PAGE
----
Importance of hydration in dry periods and cooler months

Zachary J. Schlader, PhD, FACSM

Most of the human body is water. Due to the metabolism of glycogen, the human body can produce only very small amounts of water and has a limited capacity to store water. Therefore, the body is constantly balancing fluid intake (drinking) and fluid output (for example, urine, sweat, fecal and respiratory water losses) to maintain adequate levels of body water. Being in a state of overhydration is relatively rare. That said, being underhydrated (also termed hypohydrated or dehydrated) is comparatively common, as this situation occurs when fluid intake is less than fluid output. The most extreme example of hypohydration is likely that of exercise and/or heat exposure, where sweat losses are not fully offset by drinking. However, hypohydration can occur in more subtle situations, that are independent of exercise or heat exposure. An understanding of the vital role of hydration in these ‘subtle situations’ is important because the evidence supports that preventing hypohydration is essential for health and is necessary for ideal functioning of bodily systems. Thus, ensuring optimal physical and mental functioning requires healthy hydration practices. 

Body water can be lost without it being sensed. That is, we can lose body water in ways that do not involve the production of sweat or copious volumes of urine. For example, our body adds water to the air we breathe-in so that the relative humidity of the air is approximately 100% by the time that air is ready for gas exchange in the alveoli of the lungs. In this instance, the amount of water moved from the body to the air in the lungs is dependent on the humidity of the air breathed in. Thus, breathing ‘dry air’ (or air with a low humidity) requires the loss of a greater amount of body water compared to breathing air with a higher humidity. Furthermore, low ambient humidity can also increase the loss of water from tissues in contact with the low humidity air, including water loss from the skin and other tissues.

Low humidity air is commonly encountered in day-to-day life. Because cooler air has a lower capacity to hold water, the volume of water dissolved in air is lower in the cooler months. The use of heating in homes and buildings further reduces the relative humidity of the air. The importance of maintaining some water in the air during the winter months is highlighted by the use of humidifiers in many homes and buildings. Another classic example is air travel, as the air circulated in aircraft is known to have a low humidity. This low humidity air is often cited as a reason for the development of many symptoms (e.g., dry skin, headache, etc.), which are often considered hallmarks of hypohydration, during and following long-haul flights.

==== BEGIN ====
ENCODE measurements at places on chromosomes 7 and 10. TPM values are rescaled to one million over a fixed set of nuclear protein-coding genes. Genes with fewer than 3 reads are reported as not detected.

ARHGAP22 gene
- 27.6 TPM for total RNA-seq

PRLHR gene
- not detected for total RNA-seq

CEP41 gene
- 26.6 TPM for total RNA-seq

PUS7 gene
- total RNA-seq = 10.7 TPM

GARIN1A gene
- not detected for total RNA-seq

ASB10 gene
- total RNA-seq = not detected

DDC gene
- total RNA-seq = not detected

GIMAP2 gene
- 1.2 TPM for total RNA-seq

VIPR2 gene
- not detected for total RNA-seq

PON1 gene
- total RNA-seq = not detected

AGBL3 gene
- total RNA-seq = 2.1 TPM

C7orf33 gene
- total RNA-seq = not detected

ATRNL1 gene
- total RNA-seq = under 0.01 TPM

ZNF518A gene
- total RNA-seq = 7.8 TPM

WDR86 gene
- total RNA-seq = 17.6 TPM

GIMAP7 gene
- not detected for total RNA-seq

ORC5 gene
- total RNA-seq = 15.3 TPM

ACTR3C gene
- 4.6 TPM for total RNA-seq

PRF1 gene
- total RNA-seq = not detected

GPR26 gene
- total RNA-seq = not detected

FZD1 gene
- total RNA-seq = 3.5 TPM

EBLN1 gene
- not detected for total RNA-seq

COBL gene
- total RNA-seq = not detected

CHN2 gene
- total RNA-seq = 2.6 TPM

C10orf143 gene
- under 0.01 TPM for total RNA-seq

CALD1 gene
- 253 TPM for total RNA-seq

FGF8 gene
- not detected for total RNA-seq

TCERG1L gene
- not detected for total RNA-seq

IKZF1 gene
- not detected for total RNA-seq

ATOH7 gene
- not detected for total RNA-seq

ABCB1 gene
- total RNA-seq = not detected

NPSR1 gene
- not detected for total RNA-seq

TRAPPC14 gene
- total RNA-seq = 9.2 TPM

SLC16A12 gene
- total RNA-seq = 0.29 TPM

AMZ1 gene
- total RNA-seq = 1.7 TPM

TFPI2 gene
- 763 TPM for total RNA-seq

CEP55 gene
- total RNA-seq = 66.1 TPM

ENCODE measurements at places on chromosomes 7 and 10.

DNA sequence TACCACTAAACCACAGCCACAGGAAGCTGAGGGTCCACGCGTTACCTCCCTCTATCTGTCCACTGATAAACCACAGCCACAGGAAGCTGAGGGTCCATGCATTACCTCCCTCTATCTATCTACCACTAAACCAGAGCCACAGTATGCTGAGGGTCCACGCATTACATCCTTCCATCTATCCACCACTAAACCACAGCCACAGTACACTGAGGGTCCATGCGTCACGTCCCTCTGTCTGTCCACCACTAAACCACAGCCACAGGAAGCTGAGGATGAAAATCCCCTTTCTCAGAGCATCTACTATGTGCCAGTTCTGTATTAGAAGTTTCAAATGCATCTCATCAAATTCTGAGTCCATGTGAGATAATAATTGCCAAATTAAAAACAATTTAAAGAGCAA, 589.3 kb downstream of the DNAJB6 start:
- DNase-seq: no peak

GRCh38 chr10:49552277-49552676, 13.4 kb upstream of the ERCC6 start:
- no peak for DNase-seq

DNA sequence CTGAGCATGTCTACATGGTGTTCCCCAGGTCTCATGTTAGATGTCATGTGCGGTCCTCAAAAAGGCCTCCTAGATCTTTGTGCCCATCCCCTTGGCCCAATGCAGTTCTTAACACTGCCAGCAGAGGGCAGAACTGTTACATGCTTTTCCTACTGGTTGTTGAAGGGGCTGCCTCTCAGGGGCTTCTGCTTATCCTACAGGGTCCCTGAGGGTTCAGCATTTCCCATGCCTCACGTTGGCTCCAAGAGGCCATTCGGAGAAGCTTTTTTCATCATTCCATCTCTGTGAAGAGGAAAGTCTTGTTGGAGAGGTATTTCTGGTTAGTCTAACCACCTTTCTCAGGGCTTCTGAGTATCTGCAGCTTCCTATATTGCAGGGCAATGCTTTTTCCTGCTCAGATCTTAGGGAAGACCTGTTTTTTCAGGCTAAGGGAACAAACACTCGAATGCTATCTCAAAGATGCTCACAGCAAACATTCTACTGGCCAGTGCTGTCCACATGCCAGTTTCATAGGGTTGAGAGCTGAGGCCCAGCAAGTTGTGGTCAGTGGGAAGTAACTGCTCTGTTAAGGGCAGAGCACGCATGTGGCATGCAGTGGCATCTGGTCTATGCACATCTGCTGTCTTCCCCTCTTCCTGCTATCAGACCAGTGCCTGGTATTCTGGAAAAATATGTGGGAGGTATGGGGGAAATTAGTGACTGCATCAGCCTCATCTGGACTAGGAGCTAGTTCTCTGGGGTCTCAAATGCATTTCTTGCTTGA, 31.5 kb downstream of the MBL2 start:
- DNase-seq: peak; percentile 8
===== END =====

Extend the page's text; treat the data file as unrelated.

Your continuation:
The challenge of subtle loses in body water are that they occur gradually and are not directly sensed, as opposed to body water that is lost due to sweating and/or urination. That said, the response of the body to the resulting hypohydration is the same no matter how it is manifested. When body water is low, several processes are triggered that act to increase the sensation of thirst (to stimulate drinking) and cause the kidneys to reduce urine production and increase urine concentration. These responses, amongst others, can have short- and long- term health and performance consequences, as outlined in previous blog posts. Specific to the cooler months, however, is that dry air occurs at the same time as when respiratory viruses are prevalent in the population. Notably, some evidence supports that breathing dry air may increase the susceptibility of the lungs to viral infection. Whether preventing hypohydration modifies this relation remains poorly understood. Nevertheless, it is clear that hypohydration should be avoided and that the challenge of maintaining body water is increased during exposure to dry air (e.g., air travel, cooler months, etc.). Thus, to ensure adequate hydration consider following these helpful tips.

   - Ensure easy access to drinkable fluids.
      o  Water is generally fine, but if exposed to low humidity air for a prolonged period of time without eating consider fluids with electrolytes.
      o  Consider drinking something with flavoring if you do not like the taste of water but be sure that it does not contain too much sugar (e.g., avoid soft drinks).
      o  Some drinks marketed as hydration beverages may improve fluid absorption and better help maintain body water.
   - Remember to drink early and often – you should drink before you get too thirsty
   - Monitor urine volume and color to estimate hydration status – if the need to urinate is infrequent and the urine is dark, drink more.